I gotta say, this is a first. This is the first time I emerged from watching a movie based on a comic book where I felt completely insulted, both as a comic book fanboy and as a movie fanboy. Mind you, I never go into the theater (or rental place) expecting to see an epic piece of classic cinema filled with Oscar-winning performances all around. I don’t even go in expecting that every little detail from the book its based on is utilized in the live-action counterpart. Usually, I just go in expecting (hoping, really) to watch a movie that’s particularly entertaining enough to keep my interest straight through and doesn’t ask much of me. Basically something that will justify my spending $8 of my hard-earned cash to watch it.

So, where did Ghost Rider fail? How could something that had so much potential to be a dark supernatural tale end up a mess like this?

Having a couple of days to ponder this, I believe it wasn’t just one thing that killed this, but a number of small discrepancies that ended up a big mash of suckiness in the outcome. Let me run through these (because you really have nothing better to do that read this…admit it…):

Characterization. Basically, there is none. Well, they did give it the ol’ rudimentary college try, boiling down to how I tried to do things in college- trying a little then taking a nap. Two-dimensional, one-note performances from just about everybody. I say “just about”, because Peter Fonda’s roll as Mephistopheles was rather enjoyable, kind of like a mix between Johnny Cash and Christopher Walken. Otherwise, all we get from Nicholas Cage’s Johnny Blaze angst is his “Not the bees!” face he overused in The Wicker Man remake. The whole relationship between him and Roxanne I believed less than the one between Anikan Skywalker and Padme in Star Wars Episode 3 (“Oh, Johnny, hold me like you did in Naboo…er, I mean under that tree…”). Even Wes Benley seemed to phone in his performance as the son of Satan, making Stephen Dorf’s Decan Frost character in Blade seem downright charismatic. He looked like he just got back from a weekend marathon of playing Vampyre: The Masquerade, and forgot to break character. And don’t get me started on his three element-based flunkies…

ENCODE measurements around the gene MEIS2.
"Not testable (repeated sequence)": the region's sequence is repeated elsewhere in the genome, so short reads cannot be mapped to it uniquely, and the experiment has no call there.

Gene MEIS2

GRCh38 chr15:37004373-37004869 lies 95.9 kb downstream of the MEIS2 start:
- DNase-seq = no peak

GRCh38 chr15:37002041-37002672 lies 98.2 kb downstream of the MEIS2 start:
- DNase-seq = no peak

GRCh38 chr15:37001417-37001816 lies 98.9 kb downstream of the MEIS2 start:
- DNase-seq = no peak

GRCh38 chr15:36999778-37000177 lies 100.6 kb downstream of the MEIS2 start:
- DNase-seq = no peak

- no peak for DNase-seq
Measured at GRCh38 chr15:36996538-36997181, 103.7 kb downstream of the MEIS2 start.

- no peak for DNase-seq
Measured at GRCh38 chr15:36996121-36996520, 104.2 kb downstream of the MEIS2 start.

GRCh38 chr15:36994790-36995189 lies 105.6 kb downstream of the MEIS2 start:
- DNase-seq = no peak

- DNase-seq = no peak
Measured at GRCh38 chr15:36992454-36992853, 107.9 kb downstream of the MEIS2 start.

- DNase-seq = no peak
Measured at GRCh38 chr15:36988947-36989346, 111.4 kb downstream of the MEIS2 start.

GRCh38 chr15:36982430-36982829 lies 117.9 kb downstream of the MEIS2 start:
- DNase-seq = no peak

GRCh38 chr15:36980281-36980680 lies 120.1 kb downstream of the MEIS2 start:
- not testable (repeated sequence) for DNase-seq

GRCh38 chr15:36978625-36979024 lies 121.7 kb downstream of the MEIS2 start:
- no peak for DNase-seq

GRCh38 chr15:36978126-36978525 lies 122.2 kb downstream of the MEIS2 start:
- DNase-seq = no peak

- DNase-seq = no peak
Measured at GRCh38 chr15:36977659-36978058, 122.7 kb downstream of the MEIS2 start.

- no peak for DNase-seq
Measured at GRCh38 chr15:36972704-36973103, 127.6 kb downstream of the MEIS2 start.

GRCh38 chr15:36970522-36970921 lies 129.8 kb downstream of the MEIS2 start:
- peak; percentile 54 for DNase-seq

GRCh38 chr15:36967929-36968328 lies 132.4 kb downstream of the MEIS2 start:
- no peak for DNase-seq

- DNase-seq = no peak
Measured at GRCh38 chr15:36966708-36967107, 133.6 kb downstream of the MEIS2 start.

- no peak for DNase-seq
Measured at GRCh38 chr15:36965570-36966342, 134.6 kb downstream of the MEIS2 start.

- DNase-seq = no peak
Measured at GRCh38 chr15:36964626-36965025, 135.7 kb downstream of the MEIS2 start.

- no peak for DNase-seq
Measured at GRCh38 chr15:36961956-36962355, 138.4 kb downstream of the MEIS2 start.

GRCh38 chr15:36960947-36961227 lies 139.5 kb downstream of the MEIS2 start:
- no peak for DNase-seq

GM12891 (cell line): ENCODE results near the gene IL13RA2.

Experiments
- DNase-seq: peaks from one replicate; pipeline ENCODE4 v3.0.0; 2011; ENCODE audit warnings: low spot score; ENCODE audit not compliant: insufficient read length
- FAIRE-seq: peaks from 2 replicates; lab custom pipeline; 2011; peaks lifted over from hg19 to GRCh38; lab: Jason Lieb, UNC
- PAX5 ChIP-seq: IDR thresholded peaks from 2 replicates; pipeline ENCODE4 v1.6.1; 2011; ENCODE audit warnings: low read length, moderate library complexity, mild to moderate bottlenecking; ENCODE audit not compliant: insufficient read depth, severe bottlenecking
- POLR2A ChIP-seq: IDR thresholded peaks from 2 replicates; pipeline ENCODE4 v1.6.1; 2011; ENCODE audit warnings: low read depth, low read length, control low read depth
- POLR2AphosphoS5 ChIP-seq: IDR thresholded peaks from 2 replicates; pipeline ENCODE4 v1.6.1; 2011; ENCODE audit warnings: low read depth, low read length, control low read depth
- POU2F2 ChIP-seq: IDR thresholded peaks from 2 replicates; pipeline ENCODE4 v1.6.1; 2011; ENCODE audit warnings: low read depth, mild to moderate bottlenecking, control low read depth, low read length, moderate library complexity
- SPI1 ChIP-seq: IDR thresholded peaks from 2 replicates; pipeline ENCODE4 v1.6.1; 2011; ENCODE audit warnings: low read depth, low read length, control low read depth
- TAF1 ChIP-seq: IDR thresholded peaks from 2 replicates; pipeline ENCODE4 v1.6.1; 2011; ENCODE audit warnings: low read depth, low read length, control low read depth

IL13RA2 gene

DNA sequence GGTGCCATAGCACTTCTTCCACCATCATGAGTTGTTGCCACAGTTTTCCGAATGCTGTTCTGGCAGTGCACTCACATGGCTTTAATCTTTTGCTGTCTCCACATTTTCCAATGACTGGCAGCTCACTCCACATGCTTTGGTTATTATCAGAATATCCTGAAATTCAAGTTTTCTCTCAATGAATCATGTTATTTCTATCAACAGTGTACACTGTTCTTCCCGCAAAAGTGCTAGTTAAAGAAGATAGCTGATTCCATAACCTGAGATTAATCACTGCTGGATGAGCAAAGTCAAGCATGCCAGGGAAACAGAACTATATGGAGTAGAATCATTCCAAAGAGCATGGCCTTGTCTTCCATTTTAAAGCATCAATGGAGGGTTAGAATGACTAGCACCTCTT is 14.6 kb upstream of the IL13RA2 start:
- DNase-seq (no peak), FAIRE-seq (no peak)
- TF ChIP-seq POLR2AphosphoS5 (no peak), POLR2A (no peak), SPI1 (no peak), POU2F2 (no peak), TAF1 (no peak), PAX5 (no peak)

The character of Ghost Rider himself was wasted. This is a guy that took a curse from the Devil and turned it into a tool to fight the forces of evil with. That concept itself should be more than enough fodder for even a halfway engaging and interesting plot. Instead, flame-head was regulated to a leather-clad CGI ghoulie that did a lot of glaring, grunting, and pointing. When he did speak, something inane and out of character came out of his…er, mouth? Jaw? Whatever. Sam Elliot pops in midway as a mysterious caretaker, basically as a device to explain the back story of Ghost Rider to an oblivious Johnny Blaze (and to those in the theater who have no idea this was a comic book to begin with…’round here we call ’em “UNO Students”) and spit tobacco juice. The big twist involving him I pretty much figured out within the first five minutes of the film, so don’t even bother with that. A UNO Student would have figured that out.